24th March 2011
Dear Dr Francis,
Re: Revisiting the JCHR report, The Treatment of Asylum Seekers
The 2007 report of the Joint Committee on Human Rights (JCHR) on the treatment of asylum seekers was strongly welcomed by NGOs. It set out in compelling detail the inadequacies of a system that is failing to protect the human rights of asylum seekers, through arbitrary decision-making, poor administration and overly complex systems.
Sadly, the report did not become the basis of a fairer, more humane, more effective system with human rights at its core. With the notable exception of the commitment to end the detention of children, there has been little progress on many issues of concern to the JCHR. Indeed, in some areas the situation has deteriorated significantly. As organisations concerned about the use of detention, we believe that, four years on, it is time for the JCHR to revisit its report and assess how far the Government has addressed problems with the treatment of asylum seekers in the UK.
With the exception of the detention of children, immigration detention barely features in the Government’s current reform programme. The Asylum Improvement Project aims to make the system faster and cheaper while improving decision-making, yet detention is excluded from its considerations. We believe that a number of concerns raised by the JCHR in 2007 should be urgent priorities for a second phase of the Asylum Improvement Project.
- Detention of vulnerable adults
Torture survivors and other vulnerable adults continue to be routinely detained, despite UK Border Agency (UKBA) policy that their detention should only be in very exceptional circumstances. The gap between policy and practice identified by the JCHR in this area has not narrowed. A crucial safeguard, the Rule 35 system, was the subject of an audit by the UKBA, published in March 2011, in response to concerns from NGOs that it had become a paper-pushing exercise. The audit reveals that release followed a Rule 35 report in just 9% of cases, and that detention was maintained in the remaining 91% of cases. No further information about the rationale for these decisions was provided. The audit report, by ignoring the decision-making completely, has done nothing to allay concerns, and may even have heightened them.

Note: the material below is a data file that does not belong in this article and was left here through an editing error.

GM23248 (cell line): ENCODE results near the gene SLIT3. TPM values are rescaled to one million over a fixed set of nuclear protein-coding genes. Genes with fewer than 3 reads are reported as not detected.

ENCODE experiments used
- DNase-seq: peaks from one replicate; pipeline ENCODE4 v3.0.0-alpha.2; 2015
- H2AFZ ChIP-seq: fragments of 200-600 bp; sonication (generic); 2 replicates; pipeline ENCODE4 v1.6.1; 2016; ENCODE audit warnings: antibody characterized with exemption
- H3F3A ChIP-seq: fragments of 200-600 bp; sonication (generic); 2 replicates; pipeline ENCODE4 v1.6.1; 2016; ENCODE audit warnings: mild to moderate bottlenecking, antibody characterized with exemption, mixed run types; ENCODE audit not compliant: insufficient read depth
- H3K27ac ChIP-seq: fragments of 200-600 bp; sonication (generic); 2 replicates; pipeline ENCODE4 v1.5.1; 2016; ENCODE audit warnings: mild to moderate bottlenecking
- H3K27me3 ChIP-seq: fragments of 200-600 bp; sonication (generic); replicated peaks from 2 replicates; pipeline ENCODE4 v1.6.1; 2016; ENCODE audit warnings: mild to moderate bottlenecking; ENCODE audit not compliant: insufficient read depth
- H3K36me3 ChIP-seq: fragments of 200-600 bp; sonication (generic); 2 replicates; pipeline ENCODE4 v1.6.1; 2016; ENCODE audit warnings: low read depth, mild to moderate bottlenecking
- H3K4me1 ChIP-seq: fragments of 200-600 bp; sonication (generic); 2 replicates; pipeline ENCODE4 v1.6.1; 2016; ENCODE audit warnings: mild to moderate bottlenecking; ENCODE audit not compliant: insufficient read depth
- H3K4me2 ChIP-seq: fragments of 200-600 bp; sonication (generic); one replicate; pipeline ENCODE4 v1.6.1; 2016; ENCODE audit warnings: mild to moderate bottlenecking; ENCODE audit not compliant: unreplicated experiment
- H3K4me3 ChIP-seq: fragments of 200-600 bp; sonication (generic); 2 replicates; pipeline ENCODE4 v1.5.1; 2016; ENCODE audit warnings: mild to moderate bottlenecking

- Detention with no imminent prospect of removal
JCHR complained in 2007 that “insufficient care is being paid before an asylum seeker is detained, as to whether or not he or she can actually be removed.” Since 2007, the numbers of asylum seekers detained for periods of years with little prospect of removal have increased dramatically. According to official statistics, 260 people had been detained for over a year at 31 September 2010. Research by London Detainee Support Group (LDSG) has found that only 34% of people detained over a year are ultimately deported. The majority are released, having been deprived of their liberty for years to no purpose. The Home Office paid out £12 million in 2009-10 in compensation and legal costs arising from unlawful detention actions, which ought to be of concern to Parliament in the current climate.
- Fast Track detention at the beginning of the process
JCHR expressed concern that the decision to detain an asylum seeker within the Detained Fast Track (DFT) system could be arbitrary, and that DFT detainees are held for extended periods that could be unlawful. We understand that the UKBA is proposing to extend the use of DFT without addressing these concerns. Delays at the start of the process are leading asylum seekers to spend two weeks or more detained before the process even begins; this is twice the length of time that JCHR believed was acceptable for the entire process. Moreover, vulnerable groups continue to be routed into the DFT because of poor decision-making and a lack of safeguards at the screening stage (see for example the Human Rights Watch report ‘Fast Tracked Unfairness’ focusing on vulnerable women and the DFT)- .. The refusal rate for asylum claims in the DFT remains 99%.
- Access to bail
People detained under the 1971 Immigration Act have the right to seek bail, but in practice they continue to face the substantial barriers identified by the JCHR, as well as some new barriers. Official statistics show that the rate of grant of bail remains low: only 25%. In addition, rates vary dramatically between hearing centres. A recent study of 115 bail hearings by the Close Campsfield Campaign, “Immigration Bail Hearings: A Travesty of Justice” (March 2011), observed that proceedings in the immigration courts are inconsistent and inadequately monitored. Immigration judges have been without detailed national guidelines on bail for six years. Detainees who apply for bail now often suffer the severe disadvantage of being heard by video-link, which according to the research reduces their chances of success by 14%. Access to legal representation improved chances of success from 13% to 37%. In nine out of the 115 of observed cases, the bail summary was not produced; bail was granted as a result only once.
- Detention of children
The detention of children is one area where the Government has taken substantial steps to address the concerns of JCHR and others. As a new system for enforced returns of families is implemented, it is a timely opportunity for JCHR to examine whether their criticisms have been adequately addressed.
We believe that revisiting the recommendations of the 2007 report would be an efficient and effective means of bringing these issues into focus again without the Committee needing to launch a new full-scale inquiry. At present, the Asylum Improvement Project entirely misses the opportunity to confront the deep flaws in the detention system. We urge the JCHR to investigate.
[This letter has been signed by a number of organisations, and you are invited to print off, sign and send it as an individual]